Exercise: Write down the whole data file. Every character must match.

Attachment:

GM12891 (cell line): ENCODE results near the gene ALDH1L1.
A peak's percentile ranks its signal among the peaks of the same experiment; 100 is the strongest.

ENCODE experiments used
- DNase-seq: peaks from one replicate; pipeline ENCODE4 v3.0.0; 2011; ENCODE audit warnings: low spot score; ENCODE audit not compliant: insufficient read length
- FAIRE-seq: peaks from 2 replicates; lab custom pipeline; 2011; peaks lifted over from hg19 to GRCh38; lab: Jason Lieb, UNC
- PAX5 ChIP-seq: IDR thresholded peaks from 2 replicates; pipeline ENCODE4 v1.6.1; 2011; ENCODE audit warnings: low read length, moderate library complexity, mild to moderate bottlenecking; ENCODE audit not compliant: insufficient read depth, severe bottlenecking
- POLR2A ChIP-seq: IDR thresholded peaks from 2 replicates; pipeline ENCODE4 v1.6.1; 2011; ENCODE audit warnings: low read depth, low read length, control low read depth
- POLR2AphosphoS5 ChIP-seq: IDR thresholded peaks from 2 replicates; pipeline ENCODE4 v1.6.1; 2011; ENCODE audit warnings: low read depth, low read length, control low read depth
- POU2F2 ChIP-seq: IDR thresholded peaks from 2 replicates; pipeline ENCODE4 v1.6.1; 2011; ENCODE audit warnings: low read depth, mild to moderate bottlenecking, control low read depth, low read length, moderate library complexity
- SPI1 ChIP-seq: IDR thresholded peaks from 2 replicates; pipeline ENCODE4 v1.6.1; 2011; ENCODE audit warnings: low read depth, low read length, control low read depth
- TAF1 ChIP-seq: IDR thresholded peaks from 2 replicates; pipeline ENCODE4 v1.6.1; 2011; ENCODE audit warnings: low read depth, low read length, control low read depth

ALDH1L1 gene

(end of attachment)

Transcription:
GM12891 (cell line): ENCODE results near the gene ALDH1L1.
A peak's percentile ranks its signal among the peaks of the same experiment; 100 is the strongest.

ENCODE experiments used
- DNase-seq: peaks from one replicate; pipeline ENCODE4 v3.0.0; 2011; ENCODE audit warnings: low spot score; ENCODE audit not compliant: insufficient read length
- FAIRE-seq: peaks from 2 replicates; lab custom pipeline; 2011; peaks lifted over from hg19 to GRCh38; lab: Jason Lieb, UNC
- PAX5 ChIP-seq: IDR thresholded peaks from 2 replicates; pipeline ENCODE4 v1.6.1; 2011; ENCODE audit warnings: low read length, moderate library complexity, mild to moderate bottlenecking; ENCODE audit not compliant: insufficient read depth, severe bottlenecking
- POLR2A ChIP-seq: IDR thresholded peaks from 2 replicates; pipeline ENCODE4 v1.6.1; 2011; ENCODE audit warnings: low read depth, low read length, control low read depth
- POLR2AphosphoS5 ChIP-seq: IDR thresholded peaks from 2 replicates; pipeline ENCODE4 v1.6.1; 2011; ENCODE audit warnings: low read depth, low read length, control low read depth
- POU2F2 ChIP-seq: IDR thresholded peaks from 2 replicates; pipeline ENCODE4 v1.6.1; 2011; ENCODE audit warnings: low read depth, mild to moderate bottlenecking, control low read depth, low read length, moderate library complexity
- SPI1 ChIP-seq: IDR thresholded peaks from 2 replicates; pipeline ENCODE4 v1.6.1; 2011; ENCODE audit warnings: low read depth, low read length, control low read depth
- TAF1 ChIP-seq: IDR thresholded peaks from 2 replicates; pipeline ENCODE4 v1.6.1; 2011; ENCODE audit warnings: low read depth, low read length, control low read depth

ALDH1L1 gene